last night’s program up until 8pm.

The story filled the first 5-6 minutes on both Seven and Nine, and
was the second item on the ABC’s PM program last night. Norm Beaman on
Seven News was the first to reveal the angle that Micevic had another
assault charge pending.

Today Tonight had an exclusive interview with St Kilda resident Joseph Robilotta, who
witnessed the incident and described the sound of Hookes’ head hitting
the ground in horrifying detail.

It was much better than ACA’s effort, which didn’t really add anything
to what we had seen on the news, as they interviewed Dean Jones, Allan
Border and Clark Forbes from 3AW. And during the live cross to the
hospital, reporter Elise Mooney didn’t really seem up to speed with the
latest developments.

ACA didn’t even lead with the story – it had the far more important
“exclusive” interview with the couple that  quit the new
series of Nine’s reality show The Block to run.

The 7.30 Report got it right last night by sticking with their prepared
story and then back-announcing at the end of it that Hookes’ family had
just announced his death. They then broadcast the footage of Hookes’
half-brother at the end of the program. Maxine McKew handled it well.

On the net

Thousands of cricket fans turned to the internet for the latest news on
Hookes’ condition but found many left confused by some News Ltd
websites, which were out of action due to a hardware failure. was still reporting Hookes’ was in a coma late last night,
hours after news of his death had been announced.

And plenty of rumours of what really happened outside the Beaconsfield
Hotel turned up message boards around the country.  This one
example from a Melbourne Demons fan website Demonology:

“Spoke to one of the guys in the state squad today who rang me after a team meeting this morning

There WASNT a fight in which he was involved.

in the night a patron who was blind was kicked out (someone who had
nothing to do with the VICS that were there.) Evidently the bouncers
instead of putting this bloke in a Taxi took him outside and bashed the
[censored] out of him.

At this stage Hooksey stepped in a told
them to stop and that they were as weak as p*ss for doing such stuff to
a bloke obviously unable to defend himself!!

Hooksey then
copped grief off the bouncers for the rest of the night – things such
as you will get something back etc etc…………

At close
time Hooksey and another Vic Player (Rob Cassell from Melbourne) went
to walk down the sidestreet from the Beaconsfield (Hooksey was not
drunk only had been drinking light beer) when beset upon by 5-8
bouncers when the 22 yr old Yugo who has been charged went Whoosska and
knocked him out cold – as soon as he hit the ground he had a MASSIVE
heart ATTACK and as reported was dead for 30 mins……….”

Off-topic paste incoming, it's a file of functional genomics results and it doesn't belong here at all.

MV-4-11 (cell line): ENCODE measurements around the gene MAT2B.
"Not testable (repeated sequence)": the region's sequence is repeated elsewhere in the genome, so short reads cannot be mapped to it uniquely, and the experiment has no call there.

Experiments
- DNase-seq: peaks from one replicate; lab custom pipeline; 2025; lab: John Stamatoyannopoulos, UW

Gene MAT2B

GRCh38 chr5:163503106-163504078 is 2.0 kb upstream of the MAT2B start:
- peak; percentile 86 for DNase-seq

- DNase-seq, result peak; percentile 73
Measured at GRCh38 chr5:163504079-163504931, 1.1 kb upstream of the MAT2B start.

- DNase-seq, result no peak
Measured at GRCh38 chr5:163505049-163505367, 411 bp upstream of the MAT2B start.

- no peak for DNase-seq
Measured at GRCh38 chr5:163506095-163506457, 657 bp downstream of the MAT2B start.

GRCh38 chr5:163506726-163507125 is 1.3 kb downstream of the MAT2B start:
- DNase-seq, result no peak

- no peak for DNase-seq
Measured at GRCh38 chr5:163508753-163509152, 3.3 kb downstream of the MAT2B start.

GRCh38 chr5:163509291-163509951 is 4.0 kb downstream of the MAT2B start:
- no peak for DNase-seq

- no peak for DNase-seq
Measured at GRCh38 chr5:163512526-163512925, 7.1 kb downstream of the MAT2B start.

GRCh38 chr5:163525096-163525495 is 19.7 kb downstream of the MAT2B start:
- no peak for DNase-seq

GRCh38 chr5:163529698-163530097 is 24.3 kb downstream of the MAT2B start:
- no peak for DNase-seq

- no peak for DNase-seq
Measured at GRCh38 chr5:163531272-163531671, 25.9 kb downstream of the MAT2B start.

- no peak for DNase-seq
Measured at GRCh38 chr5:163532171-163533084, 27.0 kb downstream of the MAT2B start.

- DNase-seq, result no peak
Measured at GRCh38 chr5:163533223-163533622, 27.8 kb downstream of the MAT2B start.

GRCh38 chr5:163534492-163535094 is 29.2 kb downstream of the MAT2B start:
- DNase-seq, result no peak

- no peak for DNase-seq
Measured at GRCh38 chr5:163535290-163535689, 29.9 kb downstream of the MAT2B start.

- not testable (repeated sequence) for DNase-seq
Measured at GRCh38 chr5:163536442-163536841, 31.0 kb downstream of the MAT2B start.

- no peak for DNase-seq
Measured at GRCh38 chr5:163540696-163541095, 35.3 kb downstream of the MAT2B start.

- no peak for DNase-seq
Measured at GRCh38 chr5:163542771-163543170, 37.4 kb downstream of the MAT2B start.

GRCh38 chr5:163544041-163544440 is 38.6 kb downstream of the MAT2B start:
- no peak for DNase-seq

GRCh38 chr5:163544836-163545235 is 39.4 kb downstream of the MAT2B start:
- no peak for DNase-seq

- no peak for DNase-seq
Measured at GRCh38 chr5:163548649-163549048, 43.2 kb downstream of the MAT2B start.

But today’s newspaper reports tell a different story.

The papers

Predictably the Herald Sun went over the top, splashing both the front
and back pages as well the first five pages in the main news section
and another four pages in the sports section filled with news reports
and tributes.

The detail of the incident reported by the Hun included
Darren Lehmann being in a headlock, derogatory comments made by the
bouncer to one of the players’ girlfriends and requests that they
“skol” their last drinks – “Celebration turns to tradegy”

And the eulogies flowed in from cricketing identities like Dean
Jones, Allan Border and the Chappells, as well as golfers including
Ernie Els who learned of the tragedy at a tournament in Hawaii.

The Age had more measured coverage; splashing the front page the headline “Cricket legend’s violent death”
and a double page spread across pages 4 and 5, which included a tribute
from sports columnist Greg Baum and a good attempt to decipher what
really happened from the differing eye-witness accounts.

The Age’s sports section was topped with a very personal eulogy from Test vice-captain Adam Gilchrist –
“David Hookes – cricket’s champion of free speech”

The Australian carried similiar coverage with a straight news report
splashing the front page and an item focusing on Ian Chappell’s
relationship with Hookes and the thoughts of other cricketers flowing over onto page 2 –
“Chappell fields a tragic phone call about mate”

News of Hookes’ death has also been picked up by the UK papers. The Guardian reports
Australia mourns the death of ‘gifted’ Hookes.

And a good summary of Hookes’ test and one-day cricket statistics can be found with his Elitesports CV.


Have the media gone to far? Read what the Crikey readership has to say here.

And let us know what you think at [email protected]